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Chapter 2: Changing Ideologies


What do I mean by "changing ideologies"?

Figuring out an all-compassing term to describe thing ssuch as equality, racism, feminism, and state power proved to be a difficult task. Terms such as values or perceptions did not quite define my intention to describe the different viewpoints and philosophies that govern the progression and constitution of national identity. I found that "ideologies" works well, as it implies sets of values, perceptions, as well as actions, that influence how people, both individual and on a larger societal scale, think and perceive themselves and those around them. These different markers, which pertain to relationships between people and the nation, regimes of power in the nation, and the interactions between the nation and the outside world, have shaped and constructed Norwegian national identity through time, and continue to evolve and change as we move through the 21st century.



  • To view the markers individually or see them in comparison to each other, click on the lines next to the marker name in the key to toggle it on or off on the chart. Hover over the bubbles to see the counts of the marker for that year. Check out the Glossary to get more information on the translations/meanings of each marker!

Markers of Ideologies explored in the literature:

  • likestilling
  • rasisme
  • flerspråklig/fleirspråkleg
  • velferdstaten/velferdsstaten
  • sosialrealisme
  • feminisme
  • stortinget
  • sametinget
  • Media Thule
  • romantisk nasjonalisme
  • nasjonalisme

What interesting things do I see from this chart?

The most prominent marker in this group is "stortinget", which is of course the Norwegian Parliament. It in interesting to see that this marker of the centralized power structure is quite frequently and often spoken about in literature, even across all of my different categories of markers of identity. It should be noted, however, that even though its Sami counterpart, the "sametinget" is not as frequently found in the literature, beginning in the 1990s its absolute frequency in the literature increases, aluding to the greater power and cultural revitalization of the Sami in Norway. Another marker which features quite noticeably in the chart above is "likestilling" or gender equality, which peaks in the late 1980s and late 1990s. Especially in relation to the other ideologies present in this graph, we can extrapolate that this is a value system that is becoming more spoken about, and possibly a greater issue with in Norwegian society.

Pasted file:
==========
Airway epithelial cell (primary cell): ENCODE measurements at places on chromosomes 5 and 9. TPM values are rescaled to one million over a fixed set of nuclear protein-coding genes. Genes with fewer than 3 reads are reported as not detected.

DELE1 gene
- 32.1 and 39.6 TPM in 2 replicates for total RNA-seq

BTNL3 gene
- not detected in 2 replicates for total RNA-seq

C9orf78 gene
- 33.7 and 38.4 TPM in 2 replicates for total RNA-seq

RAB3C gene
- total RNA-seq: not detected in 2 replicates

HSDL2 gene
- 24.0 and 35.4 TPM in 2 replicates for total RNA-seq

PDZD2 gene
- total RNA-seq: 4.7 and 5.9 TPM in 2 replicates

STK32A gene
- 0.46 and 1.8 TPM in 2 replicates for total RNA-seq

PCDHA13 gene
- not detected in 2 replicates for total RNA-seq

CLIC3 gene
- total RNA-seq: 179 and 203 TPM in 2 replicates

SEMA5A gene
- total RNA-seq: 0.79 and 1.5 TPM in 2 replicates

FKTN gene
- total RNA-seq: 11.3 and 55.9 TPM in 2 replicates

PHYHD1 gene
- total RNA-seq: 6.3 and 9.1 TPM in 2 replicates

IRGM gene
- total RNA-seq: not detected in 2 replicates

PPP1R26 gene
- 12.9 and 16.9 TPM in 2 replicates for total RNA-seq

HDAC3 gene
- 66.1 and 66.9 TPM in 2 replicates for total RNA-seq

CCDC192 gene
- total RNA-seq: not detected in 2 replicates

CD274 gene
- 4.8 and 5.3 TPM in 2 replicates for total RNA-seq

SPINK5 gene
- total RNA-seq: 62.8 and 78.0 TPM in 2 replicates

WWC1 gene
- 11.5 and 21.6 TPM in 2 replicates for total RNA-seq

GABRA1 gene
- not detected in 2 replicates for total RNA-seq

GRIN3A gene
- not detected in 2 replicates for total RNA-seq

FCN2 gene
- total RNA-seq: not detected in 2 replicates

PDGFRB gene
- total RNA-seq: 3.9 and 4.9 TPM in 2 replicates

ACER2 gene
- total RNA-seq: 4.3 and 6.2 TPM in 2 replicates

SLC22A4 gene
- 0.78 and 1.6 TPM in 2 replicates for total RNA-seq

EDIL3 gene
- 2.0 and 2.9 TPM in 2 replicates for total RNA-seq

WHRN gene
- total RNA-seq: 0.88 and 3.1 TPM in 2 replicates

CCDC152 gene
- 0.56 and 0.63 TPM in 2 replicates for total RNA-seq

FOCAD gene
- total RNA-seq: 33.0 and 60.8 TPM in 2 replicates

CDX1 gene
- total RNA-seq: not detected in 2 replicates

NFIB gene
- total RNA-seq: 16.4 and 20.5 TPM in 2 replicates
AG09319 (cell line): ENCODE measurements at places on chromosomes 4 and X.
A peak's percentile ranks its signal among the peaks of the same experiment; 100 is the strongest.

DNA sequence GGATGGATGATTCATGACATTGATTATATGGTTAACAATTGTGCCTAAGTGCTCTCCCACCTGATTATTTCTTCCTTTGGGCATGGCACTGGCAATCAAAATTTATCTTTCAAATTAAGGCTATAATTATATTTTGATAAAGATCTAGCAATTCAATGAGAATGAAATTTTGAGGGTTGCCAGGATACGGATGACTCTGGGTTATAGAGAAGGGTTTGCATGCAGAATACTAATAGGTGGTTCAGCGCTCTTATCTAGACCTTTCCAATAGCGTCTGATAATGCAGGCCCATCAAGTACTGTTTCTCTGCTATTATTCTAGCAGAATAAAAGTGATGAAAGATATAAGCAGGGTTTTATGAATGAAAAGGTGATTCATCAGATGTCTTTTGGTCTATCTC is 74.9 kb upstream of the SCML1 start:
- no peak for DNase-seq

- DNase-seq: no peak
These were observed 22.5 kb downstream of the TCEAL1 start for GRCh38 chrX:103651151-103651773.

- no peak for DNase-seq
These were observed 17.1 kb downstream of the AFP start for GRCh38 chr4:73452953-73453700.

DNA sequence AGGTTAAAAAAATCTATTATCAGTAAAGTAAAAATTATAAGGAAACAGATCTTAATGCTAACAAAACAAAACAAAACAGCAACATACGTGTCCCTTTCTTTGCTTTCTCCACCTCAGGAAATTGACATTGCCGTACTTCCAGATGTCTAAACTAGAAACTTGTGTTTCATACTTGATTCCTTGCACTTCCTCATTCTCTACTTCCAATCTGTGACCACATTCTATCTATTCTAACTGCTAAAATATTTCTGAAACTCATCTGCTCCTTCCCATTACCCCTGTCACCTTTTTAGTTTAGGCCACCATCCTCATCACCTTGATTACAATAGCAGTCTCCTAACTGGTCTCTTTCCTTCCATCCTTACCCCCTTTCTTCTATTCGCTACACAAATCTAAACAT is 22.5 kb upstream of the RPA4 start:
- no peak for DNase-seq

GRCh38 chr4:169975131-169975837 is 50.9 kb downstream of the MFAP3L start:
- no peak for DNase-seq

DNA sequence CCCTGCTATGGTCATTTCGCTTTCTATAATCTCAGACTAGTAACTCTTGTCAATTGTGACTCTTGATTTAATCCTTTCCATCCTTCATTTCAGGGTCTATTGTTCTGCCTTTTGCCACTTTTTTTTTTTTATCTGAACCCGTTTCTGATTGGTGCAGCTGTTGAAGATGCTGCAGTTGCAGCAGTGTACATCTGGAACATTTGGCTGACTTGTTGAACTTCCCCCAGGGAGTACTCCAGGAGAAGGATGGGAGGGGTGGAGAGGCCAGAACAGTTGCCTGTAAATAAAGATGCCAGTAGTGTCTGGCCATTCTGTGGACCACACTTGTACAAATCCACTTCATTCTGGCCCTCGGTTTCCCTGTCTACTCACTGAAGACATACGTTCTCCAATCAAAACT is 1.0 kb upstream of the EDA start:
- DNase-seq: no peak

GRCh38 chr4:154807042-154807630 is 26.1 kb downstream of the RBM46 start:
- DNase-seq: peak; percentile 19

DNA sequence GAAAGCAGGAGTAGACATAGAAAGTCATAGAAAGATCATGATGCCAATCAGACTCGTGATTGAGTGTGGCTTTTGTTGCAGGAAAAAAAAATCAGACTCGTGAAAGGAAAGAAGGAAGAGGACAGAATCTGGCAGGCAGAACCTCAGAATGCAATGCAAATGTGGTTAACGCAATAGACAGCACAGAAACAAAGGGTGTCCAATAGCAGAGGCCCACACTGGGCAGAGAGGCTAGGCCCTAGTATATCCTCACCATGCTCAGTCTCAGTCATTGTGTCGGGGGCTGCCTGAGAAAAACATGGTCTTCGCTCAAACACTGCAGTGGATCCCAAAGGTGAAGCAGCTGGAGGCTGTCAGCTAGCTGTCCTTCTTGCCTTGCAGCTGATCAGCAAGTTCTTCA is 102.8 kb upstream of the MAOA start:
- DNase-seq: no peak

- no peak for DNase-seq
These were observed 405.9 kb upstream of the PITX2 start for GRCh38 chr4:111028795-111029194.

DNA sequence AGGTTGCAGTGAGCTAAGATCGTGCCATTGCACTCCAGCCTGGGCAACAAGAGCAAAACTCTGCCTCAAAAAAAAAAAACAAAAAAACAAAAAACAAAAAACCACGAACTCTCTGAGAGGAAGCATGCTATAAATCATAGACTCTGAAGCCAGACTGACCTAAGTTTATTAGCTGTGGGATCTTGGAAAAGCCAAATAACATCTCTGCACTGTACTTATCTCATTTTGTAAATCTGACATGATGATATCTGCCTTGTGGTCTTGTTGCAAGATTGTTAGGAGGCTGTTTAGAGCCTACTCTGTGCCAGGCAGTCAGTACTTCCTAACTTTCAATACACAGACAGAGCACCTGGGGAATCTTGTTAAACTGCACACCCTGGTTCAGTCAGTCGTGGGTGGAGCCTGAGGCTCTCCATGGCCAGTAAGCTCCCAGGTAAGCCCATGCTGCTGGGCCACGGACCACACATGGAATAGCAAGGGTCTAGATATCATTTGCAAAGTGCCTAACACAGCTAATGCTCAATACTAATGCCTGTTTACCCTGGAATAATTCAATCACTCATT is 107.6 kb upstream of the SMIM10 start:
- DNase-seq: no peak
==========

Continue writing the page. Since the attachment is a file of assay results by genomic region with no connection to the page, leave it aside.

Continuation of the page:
Why is this group of markers important to national identity?

Examining the changing ideologies which can affect what is and is not considered Norwegian national identity is important to understanding how and why it changes over time. In particular, my project looks at how multiculturalism and a degree of globalization/cosmopolitanism has affected Norwegian national identity, both with increasing the awareness and acknowledgement of equality and acceptance among different ethnic groups in Norwegian national identity and also increasing the resistance to change in what constitutes "being Norwegian". We can see from our chart how these different types of ideologies of both acceptance and resistance have progressed through time in Norway.

What are some ways in which these ideologies might surface as a result of acceptance for or challenges to changes in Norwegian national identity? National identity has recently also become, to some, challenged yet again through the increase of immigration and the blending of immigrant cultures into the dominant Norwegian culture. These immigrant peoples bring not only their own cultural heritage into Norwegian society, but their languages and language practices as well, which have begun to have an effect upon the Norwegian language (Özerk 2013; Svendsen 2014). The most prevalent example of the impact of immigrant linguistic influence on the Norwegian language, and one of the foci of this paper, is the variety kebabnorsk, which will be described and explored in further detail to come.

To make a complex situation even more complicated, the indigenous population of Norway, the Sami, have strengthened the forces of their own cultural and linguistic revitalization, after a period of suppression from the late 1800s to 1980 (Kvernmo & Heyerdahl 2004; Lyngsnes 2013). In addition, due to the influence and prevalence of the Internet and social media, many English loan words have invaded the Norwegian language and occupied spaces for words either absent of a Norwegian equivalent, or all but usurped the position of a Norwegian word for greater communicability.

Where can you read about changing ideologies in Norway?

  • Bals, Margrethe, Anne Lene Turi, Ingunn Skre, and Siv Kvernmo 2010 Internalization symptoms, perceived discrimination, and ethnic identity in indigenous Sami and non-Sami youth in Arctic Norway. Ethnicity and Health 15(2): 165-179.
  • Eriksen, Thomas Hylland 1994 Ethnicity and Nationalism: Anthropological Perspectives. Revised Third Edition 2010. Pluto Press.
  • Gullestad, Marianne 1989 Small facts and large issues: The anthropology of contemporary Scandinavian society. Annual Review of Anthropology 18(1): 71–93.
  • Knudsen, Knud 1997 Scandinavian Neighbours with Different Character? Attitudes toward Immigrants and National Identity in Norway and Sweden. Acta Sociologica, 40(3): 223-243.
  • McIntosh, Laurie 2015 Impossible presence: race, nation and the cultural politics of “being Norwegian”. Ethnic and Racial Studies. 38(2): 309-325.
  • Weinstock, John 2013 Assimilation of the Sámi: Its Unforeseen Effects on the Majority Populations of Scandinavia. Scandinavian Studies 85(4): 411-430.